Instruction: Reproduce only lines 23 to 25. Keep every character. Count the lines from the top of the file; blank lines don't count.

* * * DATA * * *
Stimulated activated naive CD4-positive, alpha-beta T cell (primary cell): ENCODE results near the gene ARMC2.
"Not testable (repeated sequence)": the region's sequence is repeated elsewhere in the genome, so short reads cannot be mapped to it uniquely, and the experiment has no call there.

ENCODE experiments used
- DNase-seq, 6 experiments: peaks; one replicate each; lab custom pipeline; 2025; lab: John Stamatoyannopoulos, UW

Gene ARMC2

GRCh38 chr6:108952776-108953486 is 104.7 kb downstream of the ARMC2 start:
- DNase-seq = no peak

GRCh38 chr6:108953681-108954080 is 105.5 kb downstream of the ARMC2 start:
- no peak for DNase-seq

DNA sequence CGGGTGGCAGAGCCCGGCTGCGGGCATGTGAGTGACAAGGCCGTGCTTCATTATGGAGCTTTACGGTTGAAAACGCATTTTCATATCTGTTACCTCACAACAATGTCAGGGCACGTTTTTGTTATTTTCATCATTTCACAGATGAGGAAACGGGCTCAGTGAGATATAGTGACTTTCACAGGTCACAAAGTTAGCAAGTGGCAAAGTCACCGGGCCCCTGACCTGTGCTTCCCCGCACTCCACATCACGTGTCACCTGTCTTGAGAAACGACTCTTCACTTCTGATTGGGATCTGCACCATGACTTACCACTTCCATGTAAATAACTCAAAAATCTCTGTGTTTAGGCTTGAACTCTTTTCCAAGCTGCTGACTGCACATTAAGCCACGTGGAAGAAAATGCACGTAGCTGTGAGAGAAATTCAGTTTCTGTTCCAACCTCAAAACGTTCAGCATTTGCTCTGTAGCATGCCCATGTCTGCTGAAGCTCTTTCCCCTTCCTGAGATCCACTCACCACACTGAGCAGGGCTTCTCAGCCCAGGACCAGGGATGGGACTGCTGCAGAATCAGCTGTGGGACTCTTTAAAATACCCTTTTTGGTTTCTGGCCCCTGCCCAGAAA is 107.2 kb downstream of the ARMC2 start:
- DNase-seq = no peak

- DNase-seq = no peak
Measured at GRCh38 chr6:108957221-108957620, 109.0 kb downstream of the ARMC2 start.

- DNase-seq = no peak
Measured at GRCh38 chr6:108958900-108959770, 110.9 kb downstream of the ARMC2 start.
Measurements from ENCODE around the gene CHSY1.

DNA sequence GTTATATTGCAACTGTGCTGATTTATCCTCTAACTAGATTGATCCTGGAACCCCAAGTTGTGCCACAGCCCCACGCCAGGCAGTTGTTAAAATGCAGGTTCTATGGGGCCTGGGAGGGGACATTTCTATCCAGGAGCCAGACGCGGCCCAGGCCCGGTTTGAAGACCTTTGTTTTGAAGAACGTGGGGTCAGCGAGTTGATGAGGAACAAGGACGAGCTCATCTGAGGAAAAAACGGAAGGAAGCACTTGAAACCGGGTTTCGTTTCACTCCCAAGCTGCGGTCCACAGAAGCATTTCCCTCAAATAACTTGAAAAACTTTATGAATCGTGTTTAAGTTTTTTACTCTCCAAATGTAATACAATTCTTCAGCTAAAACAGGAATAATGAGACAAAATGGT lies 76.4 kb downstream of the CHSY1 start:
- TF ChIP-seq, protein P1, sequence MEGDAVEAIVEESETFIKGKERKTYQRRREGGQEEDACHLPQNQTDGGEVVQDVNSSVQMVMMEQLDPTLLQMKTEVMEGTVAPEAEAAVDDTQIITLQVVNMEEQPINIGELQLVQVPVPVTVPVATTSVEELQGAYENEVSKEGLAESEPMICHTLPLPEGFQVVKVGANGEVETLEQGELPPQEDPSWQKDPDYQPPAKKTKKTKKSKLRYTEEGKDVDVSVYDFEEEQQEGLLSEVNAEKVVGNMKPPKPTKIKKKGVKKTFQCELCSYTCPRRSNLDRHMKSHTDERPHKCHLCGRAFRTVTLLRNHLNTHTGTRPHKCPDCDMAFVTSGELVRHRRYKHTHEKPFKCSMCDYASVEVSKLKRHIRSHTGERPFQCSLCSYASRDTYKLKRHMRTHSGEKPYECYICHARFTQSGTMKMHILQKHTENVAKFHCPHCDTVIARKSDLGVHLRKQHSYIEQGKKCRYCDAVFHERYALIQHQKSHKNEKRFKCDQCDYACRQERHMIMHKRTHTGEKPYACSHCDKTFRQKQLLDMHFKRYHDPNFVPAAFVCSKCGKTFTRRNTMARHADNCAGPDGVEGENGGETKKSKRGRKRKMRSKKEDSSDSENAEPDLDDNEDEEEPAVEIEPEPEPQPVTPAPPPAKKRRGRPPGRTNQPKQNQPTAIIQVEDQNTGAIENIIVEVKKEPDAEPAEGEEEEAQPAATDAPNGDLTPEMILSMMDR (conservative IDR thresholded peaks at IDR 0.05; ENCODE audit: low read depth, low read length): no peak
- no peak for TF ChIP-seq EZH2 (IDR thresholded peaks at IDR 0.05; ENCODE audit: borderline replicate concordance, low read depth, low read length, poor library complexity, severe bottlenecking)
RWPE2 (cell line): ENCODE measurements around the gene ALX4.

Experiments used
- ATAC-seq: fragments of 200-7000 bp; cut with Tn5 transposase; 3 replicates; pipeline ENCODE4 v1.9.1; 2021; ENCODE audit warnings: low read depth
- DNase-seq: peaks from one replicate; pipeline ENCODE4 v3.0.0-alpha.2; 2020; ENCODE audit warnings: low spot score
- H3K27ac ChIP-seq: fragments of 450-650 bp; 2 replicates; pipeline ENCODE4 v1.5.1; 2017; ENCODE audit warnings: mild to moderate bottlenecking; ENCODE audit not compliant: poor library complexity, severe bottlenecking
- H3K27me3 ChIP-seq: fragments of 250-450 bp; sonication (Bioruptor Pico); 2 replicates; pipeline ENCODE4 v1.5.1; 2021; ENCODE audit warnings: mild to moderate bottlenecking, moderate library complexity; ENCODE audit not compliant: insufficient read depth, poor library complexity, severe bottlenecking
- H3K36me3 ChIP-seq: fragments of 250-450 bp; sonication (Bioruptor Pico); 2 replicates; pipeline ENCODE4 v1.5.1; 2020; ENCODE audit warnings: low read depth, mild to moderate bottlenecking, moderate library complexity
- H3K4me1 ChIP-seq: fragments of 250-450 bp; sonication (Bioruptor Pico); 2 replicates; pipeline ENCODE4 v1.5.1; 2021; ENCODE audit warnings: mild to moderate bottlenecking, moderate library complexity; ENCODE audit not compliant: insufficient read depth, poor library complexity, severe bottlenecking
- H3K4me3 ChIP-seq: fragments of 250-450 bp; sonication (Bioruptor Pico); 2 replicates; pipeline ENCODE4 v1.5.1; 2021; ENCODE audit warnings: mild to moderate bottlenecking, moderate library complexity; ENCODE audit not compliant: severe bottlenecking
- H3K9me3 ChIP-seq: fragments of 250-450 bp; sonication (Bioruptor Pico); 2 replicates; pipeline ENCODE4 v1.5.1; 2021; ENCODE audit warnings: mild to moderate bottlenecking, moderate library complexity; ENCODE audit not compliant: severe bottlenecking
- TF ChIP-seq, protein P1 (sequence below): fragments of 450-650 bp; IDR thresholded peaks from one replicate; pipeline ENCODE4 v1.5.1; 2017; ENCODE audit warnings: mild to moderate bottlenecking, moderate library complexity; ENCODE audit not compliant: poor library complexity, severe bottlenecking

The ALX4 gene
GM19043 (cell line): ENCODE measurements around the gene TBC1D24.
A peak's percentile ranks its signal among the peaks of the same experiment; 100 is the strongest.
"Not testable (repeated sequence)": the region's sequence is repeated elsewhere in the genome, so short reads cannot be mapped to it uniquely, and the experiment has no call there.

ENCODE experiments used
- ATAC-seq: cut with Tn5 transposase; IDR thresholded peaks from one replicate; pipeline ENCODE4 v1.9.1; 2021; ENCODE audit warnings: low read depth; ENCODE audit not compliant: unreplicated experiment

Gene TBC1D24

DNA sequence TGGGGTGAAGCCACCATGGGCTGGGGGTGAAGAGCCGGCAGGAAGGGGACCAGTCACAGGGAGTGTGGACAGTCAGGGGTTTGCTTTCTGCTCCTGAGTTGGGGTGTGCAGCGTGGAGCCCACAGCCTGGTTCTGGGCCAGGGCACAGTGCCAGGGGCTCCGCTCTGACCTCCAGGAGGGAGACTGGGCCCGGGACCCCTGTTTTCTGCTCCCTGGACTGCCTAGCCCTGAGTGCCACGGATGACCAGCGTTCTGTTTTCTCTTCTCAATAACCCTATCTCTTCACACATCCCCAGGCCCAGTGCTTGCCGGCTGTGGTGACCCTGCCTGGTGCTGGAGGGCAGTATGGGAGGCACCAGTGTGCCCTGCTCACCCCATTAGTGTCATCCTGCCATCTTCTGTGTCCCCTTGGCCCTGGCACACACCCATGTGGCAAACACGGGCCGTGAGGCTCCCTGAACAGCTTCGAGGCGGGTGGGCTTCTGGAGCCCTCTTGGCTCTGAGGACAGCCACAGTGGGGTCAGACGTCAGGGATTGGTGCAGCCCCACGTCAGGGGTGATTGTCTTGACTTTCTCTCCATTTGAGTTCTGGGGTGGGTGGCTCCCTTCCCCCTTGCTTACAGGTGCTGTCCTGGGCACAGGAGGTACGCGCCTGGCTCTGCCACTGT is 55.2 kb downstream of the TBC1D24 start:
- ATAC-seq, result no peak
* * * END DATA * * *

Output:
- DNase-seq: peaks from one replicate; pipeline ENCODE4 v3.0.0-alpha.2; 2020; ENCODE audit warnings: low spot score
- H3K27ac ChIP-seq: fragments of 450-650 bp; 2 replicates; pipeline ENCODE4 v1.5.1; 2017; ENCODE audit warnings: mild to moderate bottlenecking; ENCODE audit not compliant: poor library complexity, severe bottlenecking
- H3K27me3 ChIP-seq: fragments of 250-450 bp; sonication (Bioruptor Pico); 2 replicates; pipeline ENCODE4 v1.5.1; 2021; ENCODE audit warnings: mild to moderate bottlenecking, moderate library complexity; ENCODE audit not compliant: insufficient read depth, poor library complexity, severe bottlenecking